Andy Timmons, owner of Lost Draw Vineyard, told the board that the county is currently home to more than 1,000 acres of grapes, but he expects that number to balloon to 10,000 in coming years. The county has enough water to grow 40,000 acres, he said, and the market for Texas wine would support that many as well.
“The only thing holding us back is figuring out how to mitigate freeze events,” Timmons said. “Once we get a handle on that, we’ll be full bore ahead.”
Terry County will be the main source of fruit for the Lone Star State, but he said he does not see this locale becoming a destination for wineries, as proposed in BIDCorp.’s planned High Plains Winery Estates.
Timmons said he does not see enough population or expendable income in the area.
“Fredericksburg is big because they have all those people to draw in from Austin and San Antonio,” he said. “We just don’t have that.”
He encouraged the board to focus more on facilitating the growth of vineyards instead of concentrating on wineries. He said economically, the gross revenue on 10,000 acres of grapes would equal or surpass the largest cotton crops in the county’s history.
“The net income would be substantially greater, because right now cotton is basically a break even deal,” he said. “With grapes, there is room for profit.”
There is strong interest in Terry County land for vineyards from all across the country, according to Timmons and parcels from 5-20 acres are ideal. The best land, he said, is near the city because it has a warming affect on the climate, which can save a crop during frigid nights.
“The city changes the atmosphere and those growers out in the county don’t have the city heating the air,” he said. “Anywhere within a mile of Brownfield is prime real estate for a vineyard.”
Timmons assured the BIDCorp. board that vineyard acreage would expand exponentially in the coming years.
“Growers are looking seriously at how to get the most dollar per gallon of water and grapes is how to do that,” he said. “There is a big expense establishing a vineyard, but you can get insurance just like cotton.”
Board member Alan Bayer, who owns a vineyard of his own, said if vineyards continue to expand as expected, that people will begin to make wine here and ship it to larger population areas in the state, making the High Plains Winery Estates a viable idea.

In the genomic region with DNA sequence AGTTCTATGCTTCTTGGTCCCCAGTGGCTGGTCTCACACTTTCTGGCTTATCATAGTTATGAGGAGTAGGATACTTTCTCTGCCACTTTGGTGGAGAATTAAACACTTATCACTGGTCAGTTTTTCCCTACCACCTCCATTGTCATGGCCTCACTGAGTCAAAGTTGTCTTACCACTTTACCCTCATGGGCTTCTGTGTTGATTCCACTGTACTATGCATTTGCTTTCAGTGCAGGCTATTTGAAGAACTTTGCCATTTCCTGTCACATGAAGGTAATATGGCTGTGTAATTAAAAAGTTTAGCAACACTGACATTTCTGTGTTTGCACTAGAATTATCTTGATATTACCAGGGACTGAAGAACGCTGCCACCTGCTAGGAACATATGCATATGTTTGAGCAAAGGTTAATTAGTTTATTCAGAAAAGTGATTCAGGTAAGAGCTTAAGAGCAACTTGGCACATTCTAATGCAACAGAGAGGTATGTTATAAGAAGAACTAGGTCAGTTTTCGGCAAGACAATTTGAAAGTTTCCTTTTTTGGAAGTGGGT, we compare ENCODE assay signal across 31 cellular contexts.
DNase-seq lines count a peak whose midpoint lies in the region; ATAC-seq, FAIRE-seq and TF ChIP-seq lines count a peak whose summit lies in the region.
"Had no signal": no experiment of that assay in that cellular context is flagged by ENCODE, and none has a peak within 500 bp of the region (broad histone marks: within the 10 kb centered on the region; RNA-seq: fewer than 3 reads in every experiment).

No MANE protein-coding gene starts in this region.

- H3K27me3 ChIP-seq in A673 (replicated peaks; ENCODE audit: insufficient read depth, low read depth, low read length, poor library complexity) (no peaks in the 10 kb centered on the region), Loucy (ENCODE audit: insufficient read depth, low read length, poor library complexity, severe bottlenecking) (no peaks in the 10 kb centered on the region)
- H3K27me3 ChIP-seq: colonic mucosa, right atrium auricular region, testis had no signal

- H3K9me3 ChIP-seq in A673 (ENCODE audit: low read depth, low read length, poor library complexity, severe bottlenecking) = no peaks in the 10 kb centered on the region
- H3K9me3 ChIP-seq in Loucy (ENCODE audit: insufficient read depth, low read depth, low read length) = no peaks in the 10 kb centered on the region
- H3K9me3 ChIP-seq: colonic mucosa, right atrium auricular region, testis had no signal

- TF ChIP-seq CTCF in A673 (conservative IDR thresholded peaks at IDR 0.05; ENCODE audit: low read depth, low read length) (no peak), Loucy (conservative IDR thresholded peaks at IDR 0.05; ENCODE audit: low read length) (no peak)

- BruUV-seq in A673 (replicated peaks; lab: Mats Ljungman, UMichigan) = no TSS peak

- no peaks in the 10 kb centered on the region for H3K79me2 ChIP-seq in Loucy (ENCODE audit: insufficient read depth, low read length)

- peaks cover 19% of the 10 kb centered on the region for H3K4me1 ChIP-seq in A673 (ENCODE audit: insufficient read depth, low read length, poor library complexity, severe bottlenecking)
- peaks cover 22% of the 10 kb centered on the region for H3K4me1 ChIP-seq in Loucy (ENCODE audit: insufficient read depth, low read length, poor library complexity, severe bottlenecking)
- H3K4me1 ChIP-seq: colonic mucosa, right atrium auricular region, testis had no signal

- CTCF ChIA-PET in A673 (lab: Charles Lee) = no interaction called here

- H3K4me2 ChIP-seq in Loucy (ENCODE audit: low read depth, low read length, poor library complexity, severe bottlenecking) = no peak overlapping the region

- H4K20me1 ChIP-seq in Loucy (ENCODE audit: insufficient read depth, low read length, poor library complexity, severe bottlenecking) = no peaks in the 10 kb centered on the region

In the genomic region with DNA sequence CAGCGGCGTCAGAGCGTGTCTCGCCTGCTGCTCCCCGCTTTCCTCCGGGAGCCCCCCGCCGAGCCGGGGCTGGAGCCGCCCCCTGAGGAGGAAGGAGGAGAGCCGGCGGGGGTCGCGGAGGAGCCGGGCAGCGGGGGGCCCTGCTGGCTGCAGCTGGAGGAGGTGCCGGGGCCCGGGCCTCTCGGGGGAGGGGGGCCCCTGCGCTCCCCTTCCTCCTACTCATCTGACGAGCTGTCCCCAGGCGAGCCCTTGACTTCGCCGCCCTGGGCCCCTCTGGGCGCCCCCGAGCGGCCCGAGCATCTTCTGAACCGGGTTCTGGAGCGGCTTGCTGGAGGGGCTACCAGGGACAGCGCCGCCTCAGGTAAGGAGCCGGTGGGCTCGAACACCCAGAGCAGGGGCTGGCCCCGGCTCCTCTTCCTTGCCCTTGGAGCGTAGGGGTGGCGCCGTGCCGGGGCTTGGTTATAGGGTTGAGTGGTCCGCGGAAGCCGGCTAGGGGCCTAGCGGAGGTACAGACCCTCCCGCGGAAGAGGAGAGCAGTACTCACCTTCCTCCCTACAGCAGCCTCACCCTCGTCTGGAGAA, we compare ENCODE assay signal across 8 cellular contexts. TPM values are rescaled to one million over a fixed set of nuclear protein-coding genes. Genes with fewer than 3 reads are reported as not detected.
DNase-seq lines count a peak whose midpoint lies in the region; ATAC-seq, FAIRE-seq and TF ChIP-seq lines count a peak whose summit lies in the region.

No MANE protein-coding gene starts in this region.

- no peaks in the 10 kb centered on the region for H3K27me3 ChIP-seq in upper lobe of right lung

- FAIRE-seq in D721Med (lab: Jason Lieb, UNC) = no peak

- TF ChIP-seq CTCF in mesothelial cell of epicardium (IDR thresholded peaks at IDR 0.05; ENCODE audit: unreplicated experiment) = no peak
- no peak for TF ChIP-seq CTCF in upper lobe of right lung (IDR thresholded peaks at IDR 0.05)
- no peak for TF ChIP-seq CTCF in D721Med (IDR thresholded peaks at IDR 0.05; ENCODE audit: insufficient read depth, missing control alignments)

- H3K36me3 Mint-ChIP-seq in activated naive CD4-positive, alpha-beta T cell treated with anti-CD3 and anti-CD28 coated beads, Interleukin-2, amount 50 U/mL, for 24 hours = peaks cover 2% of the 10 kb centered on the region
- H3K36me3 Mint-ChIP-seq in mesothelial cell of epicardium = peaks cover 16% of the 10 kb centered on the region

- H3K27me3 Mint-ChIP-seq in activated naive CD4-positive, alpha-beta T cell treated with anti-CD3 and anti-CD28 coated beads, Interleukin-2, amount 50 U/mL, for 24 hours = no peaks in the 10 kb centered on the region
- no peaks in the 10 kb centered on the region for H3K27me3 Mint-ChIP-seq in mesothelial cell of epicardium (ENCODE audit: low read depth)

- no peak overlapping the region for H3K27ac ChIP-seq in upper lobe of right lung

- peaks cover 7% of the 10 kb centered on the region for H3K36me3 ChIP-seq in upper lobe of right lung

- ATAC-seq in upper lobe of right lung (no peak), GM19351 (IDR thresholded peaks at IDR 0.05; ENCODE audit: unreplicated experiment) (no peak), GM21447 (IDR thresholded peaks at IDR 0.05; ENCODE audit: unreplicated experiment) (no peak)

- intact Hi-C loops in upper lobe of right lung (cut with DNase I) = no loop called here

“Maybe we’re early, but I think the idea has merit,” he said.
Timmons said the wine industry is exploding nationwide as the Millennial Generation matures into wine drinkers.
“There is a huge influx and a demand for wine,” he said. “When Terry County reaches the 10,000 acre mark, that’s still not one percent of what is consumed in the U.S. I think we’re just one or two good crops away from it. The wineries in the state want to be 100 percent Texas grapes and we can provide that.”
The board took no action following Timmons’ comments, but thanked him for his input. Vineyard expert Bobby Cox will be invited to the board’s next meeting for further information.
In a related matter, the board discussed the water availability at the Industrial Park #1, the proposed site of the winery park. Board member Mike Swaringen, an irrigation expert, said that well tests showed there is sufficient water beneath the property to proceed with the plans. Some boundary lines might need to be moved in order for a well on each of the eight divided tracts to be the required 300 feet from property lines, but they could produce enough water to support the vineyards and shared landscaping.
Two wells already exist on the property and combined can produce 400 gallons per minute, he said.
“I would say the water is there,” he said. “It’s just a matter of how we set this thing up.”
Board Chairman suggested the information gathered by Swaringen be forwarded to the architects who designed the park for possible adjustments to the plan. No action was taken on the matter.